Best comment about Dynasty ever?

Zara

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I saw this excellent comment on a Dynasty-video on YouTube (when Blake gives flowers to Krystle because he deflowered her).

First I thought our Snarky had posted it. It bears Snarky's Dynasty insight and way with words, but then I realized it was far too positive about Dynasty/Blake/Krystle to be written by Snarky ;)

Do you agree with the poster about what made Dynasty so unique and filled with that special atmosphere and remembrance?

(I can also add, in my opinion, the true sentiment between Blake and Krystle was at its best in season 1 and 2, even though Blake was an asshole most of the time. But we learned about the hurricane inside of him facing the existence of Krystle. His three biggest sentences in the I'm-so-sorry-accept-my-flowers scene are perhaps the best three lines of their entire saga and romance. It's warped they came out in a situation like that, but maybe that was what was needed for the words to come out. Blake was the most honest when facing total loss.)


Here it is:
The dialogue between Krystle and Blake was always beautifully and
tenderly written. Even though it was a soap, the sentiments were very
warm and superbly acted between them. Their tv marriage had almost the
quality of lush 1950s soaps like Peyton Place in the treatment of the
screenplay with those drawn and telling silences reminiscent of old
fashioned teleplays like the TV western 'The Big Valley' (1965-1969) in
which Linda Evans got her big career break playing Barbara Stanwyck's
daughter. Evans and Forsythe cut their acting teeth working alongside
some of the most accomplished old studio system actors of the 20th
century and their skill and stagecraft as performers shows in this
scene. The Big Valley genre always had similar long scenes (shot in one
take with one actor in the background and the other in the foreground
without looking at each other for most of the scene) of almost
whisper-quiet dialogue with noticeably absent soundtrack which created a
heightened tension rarely seen today in television scripted dialogue. In
that way, Blake's and krystle's scenes together always had a very
different feel than those with Alexis, where Collins's barging, noisy,
starry and campy kinesthetics mostly degenerated into satire, or
absurdist, kitschy, cartoon-like comedy, and as the series progressed -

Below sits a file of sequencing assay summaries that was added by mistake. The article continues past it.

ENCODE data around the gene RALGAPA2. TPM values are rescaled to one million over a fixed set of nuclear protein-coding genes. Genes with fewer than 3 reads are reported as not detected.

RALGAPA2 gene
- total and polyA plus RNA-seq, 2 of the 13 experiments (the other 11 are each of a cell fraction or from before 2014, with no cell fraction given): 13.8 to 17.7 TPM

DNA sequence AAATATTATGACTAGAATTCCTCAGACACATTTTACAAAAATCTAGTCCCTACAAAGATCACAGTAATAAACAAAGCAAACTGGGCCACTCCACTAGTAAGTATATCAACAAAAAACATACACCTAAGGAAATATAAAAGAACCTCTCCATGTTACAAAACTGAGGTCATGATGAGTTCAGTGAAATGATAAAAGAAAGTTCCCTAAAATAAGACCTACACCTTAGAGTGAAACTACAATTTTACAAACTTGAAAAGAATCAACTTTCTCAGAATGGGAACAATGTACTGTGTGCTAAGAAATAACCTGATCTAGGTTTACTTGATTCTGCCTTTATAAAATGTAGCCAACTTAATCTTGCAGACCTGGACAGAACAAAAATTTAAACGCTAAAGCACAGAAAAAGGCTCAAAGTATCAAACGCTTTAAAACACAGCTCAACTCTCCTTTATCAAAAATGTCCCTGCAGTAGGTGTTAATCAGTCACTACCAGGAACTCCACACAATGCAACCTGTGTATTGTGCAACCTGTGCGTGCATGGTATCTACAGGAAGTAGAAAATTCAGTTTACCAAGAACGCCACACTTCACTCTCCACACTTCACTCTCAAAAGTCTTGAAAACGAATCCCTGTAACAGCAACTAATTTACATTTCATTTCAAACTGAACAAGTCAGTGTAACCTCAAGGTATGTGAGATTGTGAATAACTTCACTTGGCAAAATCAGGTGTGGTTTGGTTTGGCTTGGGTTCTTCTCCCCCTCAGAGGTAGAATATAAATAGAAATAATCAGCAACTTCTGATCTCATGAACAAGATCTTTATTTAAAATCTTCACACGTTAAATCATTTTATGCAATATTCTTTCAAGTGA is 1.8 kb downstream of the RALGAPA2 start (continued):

blatant hysteria and high-camp. When Alexis threatened and tortured her
enemies, Joan could often become overly shrill ( like Elizabeth Taylor
would) and sometimes a too-campy and draggy screen presence. At other
times when the tension was more subtle it was brilliant. Perhaps it was
these stylistic extremes which appealed to soap audiences whereby the
genre calls for a certain staginess and theatricality which was a
hallmark of Dynasty but hardly new. Dynasty was both very comfortingly
melodramatic and old fashioned like a 1940s George Cukor "woman's film"
in its creation by the Shapiros, and at the same time very racy and
modernist (perhaps more thanks to Aaron Spelling). It was almost like
there were two separate series going on within the one show: the
quasi-1950s dreamy Dynasty of Vaseline-lensed & soapsudded telenovellas
and then the queer postmodern pastiche of the gay 80s "Alexis Show."
Certainly the first and second seasons possessed less of the
Collinsesque camp which she single-wristedly injected into the series.
Having said that, Joan did make that role memorable and in many ways
twisted it into a very postmodern soap with her diamond-cut
characterisation of Alexis Colby-Carrington. But when I look back now, I
can see there were some gorgeous sub-plots within the narrative that
were sublimely written and masterfully produced and conceived by the
Spelling-Shapiro powerhouse. With the end of Dynasty not only was it the
end of the 1980s but really the end of a certain kind of grace, pace and
old world mid-century class as epitomised by John & Linda's measured
acting in this scene. Perhaps sadder still, it was also the end of the
unparalleled style of the 20th century.
 
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Snarky's Ghost

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Yes, it's much too gushy, and doesn't really convey the series' unfortunate change in tone. But his/her comments are nice.
 
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